- there were only two of them," “ You don't like it !” he exclaimed anx- he added in an explanatory fashion, “old iously.
Mr. Hayes, and his niece Miss Strange, Oh yes, I do I like it very much.” and Mr. Harding told me to day that the “But there is something wrong," Adrian old man was dead. I didn't know it." persisted. “I am sure you don't like it." Molly looked up sympathetically, but,
“Indeed – indeed I do," the girl de. as he did not seem to be overpowered clared fervently, and Molly chimed in with grief, she went on, after a moment, with an enthusiastic
“Isn't it funny how, when one has “Oh, Mr. Scarlett, it's charming !”. never heard a name, and then one does
li's very kind of you to say so," he hear it, one is sure to hear it again in replied, pocketing his sonnet and going three or four different ways directly? towards the piano, still with a slightly Did you ever notice that?” troubled expression. “Shall we try that Mr. Scarlett wasn't sure that he had, duet now?"
but he agreed that it was a very remarka. Molly's thoughts were very easily di- ble law. verted from poetry. She set up the mu- “Well it always is so
- you notice," sic; but just as she was about to strike she said. "Now I don't remember that the first note, an idea occurred to her, and I ever knew of anybody of the name of spinning half round on the stool – Strange in all my life, and now the Ash
Amy,” she said, “ do you call that Mr. fords have got a Miss Strange staying Harding so very good-looking?"
with them, and here your friend is a Miss Amy was taken by surprise.
Strange." “I? ob no !” she answered.
His glance quickened a little at this • There!” Molly exclaimed, looking up illustration of the rule in question. at Scarlett.
“Curious !” he said. " And who is “Why, what do you mean?” Miss Wil. this Miss Strange who is staying with the ton asked. “Somehow I can't fancy he'll Ashfords ?” live. Whenever I look at that man's face “Oh, she is a clergyman's daughter I think of death."
from Devonshire. She is very pretty. “What a queer idea !” said the younger Amy, don't you think that Miss Strange is sister reflectively. "Well, he certainly pretty?"
“Very pretty,” said Amy, taking a book the room, sat gazing at the page which from the table.
she did not read. She had seen how “Yes, very pretiy, for that style,” Molly Adrian Scarlett could look, when he repeated.
heard the name of Barbara. And she “And what is her particular style?" had thought, because he turned towards Adrian asked, keeping his eyes, which her when he read a sonnet- she had were growing eager, fixed upon the key thought — what? A pink flush dyed her board.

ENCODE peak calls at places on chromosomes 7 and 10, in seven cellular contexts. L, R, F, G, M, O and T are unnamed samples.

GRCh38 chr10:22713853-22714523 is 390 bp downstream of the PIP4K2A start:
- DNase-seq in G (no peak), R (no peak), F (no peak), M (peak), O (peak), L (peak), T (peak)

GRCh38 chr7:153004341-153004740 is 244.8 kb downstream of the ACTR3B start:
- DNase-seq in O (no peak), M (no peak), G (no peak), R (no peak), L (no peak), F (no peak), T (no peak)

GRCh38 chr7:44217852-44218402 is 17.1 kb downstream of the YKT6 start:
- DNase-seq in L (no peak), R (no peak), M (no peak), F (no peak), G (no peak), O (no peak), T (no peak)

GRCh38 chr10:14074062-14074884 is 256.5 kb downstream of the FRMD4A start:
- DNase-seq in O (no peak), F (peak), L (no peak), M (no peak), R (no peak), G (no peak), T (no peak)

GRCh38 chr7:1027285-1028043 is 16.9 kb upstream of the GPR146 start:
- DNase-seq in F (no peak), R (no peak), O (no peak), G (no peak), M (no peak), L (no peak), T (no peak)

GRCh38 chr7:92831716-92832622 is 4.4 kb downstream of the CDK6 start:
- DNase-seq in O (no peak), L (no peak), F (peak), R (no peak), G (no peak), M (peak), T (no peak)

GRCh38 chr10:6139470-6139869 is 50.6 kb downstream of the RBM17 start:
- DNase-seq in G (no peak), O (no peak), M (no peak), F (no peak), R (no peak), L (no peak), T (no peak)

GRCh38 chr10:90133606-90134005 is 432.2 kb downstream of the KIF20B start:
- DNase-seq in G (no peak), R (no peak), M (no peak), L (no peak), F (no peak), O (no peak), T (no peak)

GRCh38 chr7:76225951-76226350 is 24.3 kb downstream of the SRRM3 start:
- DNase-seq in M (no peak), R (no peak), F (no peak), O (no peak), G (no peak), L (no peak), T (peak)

delicate skin. Our pardonable mistakes “Oh, I don't know she's rather are precisely what we ourselves can never small,” said Molly lamely (Barbara was pardon. not as tall as Amy Wilton)," and she is The song being ended young Scarlett dark — too dark, I think.” (Amy was made his escape. He was half amused, decidedly fair.) “She has a quantity of half indignant. black bair. Do you like black hair?” “ Sandmoor near Ilfracombe ! Con. (Amy's was wound in shining golden found the fellow, he knew where she was coils), “ and rather a color, and fine eyes. all the time, and I thought he was rather Ob dear, how difficult it is to describe unwilling to give me her Devonshire adpeople!
dress! Sandmoor near Ilfracombe in. It might be so, and yet young Scarlett, deed!” as he listened, could actually see a pair of soft eyes shining under darkly pencilled brows, a cloud of shadowy hair, and lips of deep carnation. It would rather have
From The Contemporary Review. seemed that Miss Molly Wilton excelled
THE PURGATORIO OF DANTE. in the art of description.
A STUDY IN AUTOBIOGRAPHY, “Do you know what her name is ?” he asked in an indifferent voice, stooping a THE somewhat trite saying that few little to look at a speck on one of the English readers of Dante get beyond ihe keys, and touching it with a neat finger.“ Inferno” and that few who talk of the pail.
Inferno” know more than the Francesca “What, do you think it may be your and Ugolino episodes, is probably less true Miss Strange?
now than it was half a century ago. Cary “It's possible,” he said. “ Her people and Longfellow, not to speak of other were somewhere in that part of the translations, each with merits of its own, world.”
have helped to familiarize men with the " I did hear her name - no, don't say idea of Dante as a whole. Mr. A. J. it! Amy, do
remember Miss Butler's admirable prose version of the Strange's name?
“Purgatorio” has done something to call Amy looked up absently.
special attention to the section of the great “Something old-fashioned wasn't it " Commedia” of which I now propose to Barbara ?”
treat. I will state briefly why I have been Adrian had lifted his head, and their led to make this selection. It has seemed
In that moment the girl saw to me, as I have read the “Purgatorio, what a glance could mean. It was just a that in it, far more than in the “ Inferno" flash of light, and then his ordinary look. or the “ Paradiso,” the man Dante Ali
"Yes," he said, "that's the name; it ghieri reveals himself to us in all the dis. must be the Miss Strange I know.” tinctness of his personality, that the poem